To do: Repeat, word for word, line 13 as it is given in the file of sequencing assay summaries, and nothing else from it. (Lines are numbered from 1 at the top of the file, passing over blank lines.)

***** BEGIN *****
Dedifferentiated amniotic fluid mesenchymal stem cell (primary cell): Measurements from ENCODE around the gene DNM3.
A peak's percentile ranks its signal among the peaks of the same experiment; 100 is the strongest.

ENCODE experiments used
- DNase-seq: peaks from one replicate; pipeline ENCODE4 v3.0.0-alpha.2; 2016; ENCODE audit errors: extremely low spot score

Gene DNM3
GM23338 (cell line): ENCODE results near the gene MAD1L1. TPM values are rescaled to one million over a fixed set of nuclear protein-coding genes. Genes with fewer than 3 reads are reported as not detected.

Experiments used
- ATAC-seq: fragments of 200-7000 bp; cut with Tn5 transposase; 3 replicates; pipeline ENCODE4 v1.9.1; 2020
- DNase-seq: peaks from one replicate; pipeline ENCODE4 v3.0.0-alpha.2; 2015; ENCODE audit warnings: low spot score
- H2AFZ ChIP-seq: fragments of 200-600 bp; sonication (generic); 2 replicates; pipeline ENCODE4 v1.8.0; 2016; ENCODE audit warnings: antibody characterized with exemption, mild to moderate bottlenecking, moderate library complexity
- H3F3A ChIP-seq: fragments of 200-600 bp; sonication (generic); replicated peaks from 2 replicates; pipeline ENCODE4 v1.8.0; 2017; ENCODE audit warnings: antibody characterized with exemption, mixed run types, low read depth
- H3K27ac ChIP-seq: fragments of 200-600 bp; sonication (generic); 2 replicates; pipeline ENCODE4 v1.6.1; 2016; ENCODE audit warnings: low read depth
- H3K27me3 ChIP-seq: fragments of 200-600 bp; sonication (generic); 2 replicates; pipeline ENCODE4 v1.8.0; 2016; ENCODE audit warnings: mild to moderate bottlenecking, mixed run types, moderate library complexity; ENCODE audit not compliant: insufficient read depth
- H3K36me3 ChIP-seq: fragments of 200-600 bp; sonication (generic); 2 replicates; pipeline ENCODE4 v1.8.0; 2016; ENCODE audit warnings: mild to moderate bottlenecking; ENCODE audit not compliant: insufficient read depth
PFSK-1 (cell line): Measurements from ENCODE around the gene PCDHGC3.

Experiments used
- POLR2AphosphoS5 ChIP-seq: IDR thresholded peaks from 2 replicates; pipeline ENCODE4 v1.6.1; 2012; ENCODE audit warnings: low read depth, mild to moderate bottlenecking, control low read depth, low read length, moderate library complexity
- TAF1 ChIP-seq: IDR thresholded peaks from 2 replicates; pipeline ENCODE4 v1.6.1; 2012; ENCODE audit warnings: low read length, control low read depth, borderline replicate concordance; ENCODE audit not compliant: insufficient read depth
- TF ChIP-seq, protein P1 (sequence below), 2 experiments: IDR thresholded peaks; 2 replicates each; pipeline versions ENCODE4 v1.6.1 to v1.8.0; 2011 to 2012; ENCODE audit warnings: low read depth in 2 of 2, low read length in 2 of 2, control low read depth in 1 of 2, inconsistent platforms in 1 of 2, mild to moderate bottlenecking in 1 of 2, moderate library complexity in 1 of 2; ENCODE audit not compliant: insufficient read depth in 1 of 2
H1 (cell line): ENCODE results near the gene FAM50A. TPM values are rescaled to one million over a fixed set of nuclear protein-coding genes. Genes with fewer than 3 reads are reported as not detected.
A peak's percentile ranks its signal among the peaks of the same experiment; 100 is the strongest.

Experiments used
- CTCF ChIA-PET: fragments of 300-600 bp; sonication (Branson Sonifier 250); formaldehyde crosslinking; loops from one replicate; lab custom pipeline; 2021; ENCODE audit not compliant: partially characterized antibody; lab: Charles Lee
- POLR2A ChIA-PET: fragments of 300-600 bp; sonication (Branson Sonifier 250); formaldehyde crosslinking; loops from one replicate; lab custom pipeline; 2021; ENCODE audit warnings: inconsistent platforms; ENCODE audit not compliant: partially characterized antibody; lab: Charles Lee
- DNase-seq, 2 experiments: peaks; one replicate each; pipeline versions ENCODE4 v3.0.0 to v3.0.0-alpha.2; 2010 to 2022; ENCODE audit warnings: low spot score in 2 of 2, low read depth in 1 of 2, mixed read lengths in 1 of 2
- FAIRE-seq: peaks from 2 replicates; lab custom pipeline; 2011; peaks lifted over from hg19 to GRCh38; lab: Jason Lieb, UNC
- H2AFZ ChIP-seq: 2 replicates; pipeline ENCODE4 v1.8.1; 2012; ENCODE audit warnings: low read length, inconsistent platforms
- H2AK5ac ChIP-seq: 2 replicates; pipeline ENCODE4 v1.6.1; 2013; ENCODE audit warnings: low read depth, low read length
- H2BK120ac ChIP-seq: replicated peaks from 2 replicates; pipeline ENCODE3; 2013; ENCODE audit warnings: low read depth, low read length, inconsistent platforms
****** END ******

- H3K27me3 ChIP-seq: fragments of 200-600 bp; sonication (generic); 2 replicates; pipeline ENCODE4 v1.8.0; 2016; ENCODE audit warnings: mild to moderate bottlenecking, mixed run types, moderate library complexity; ENCODE audit not compliant: insufficient read depth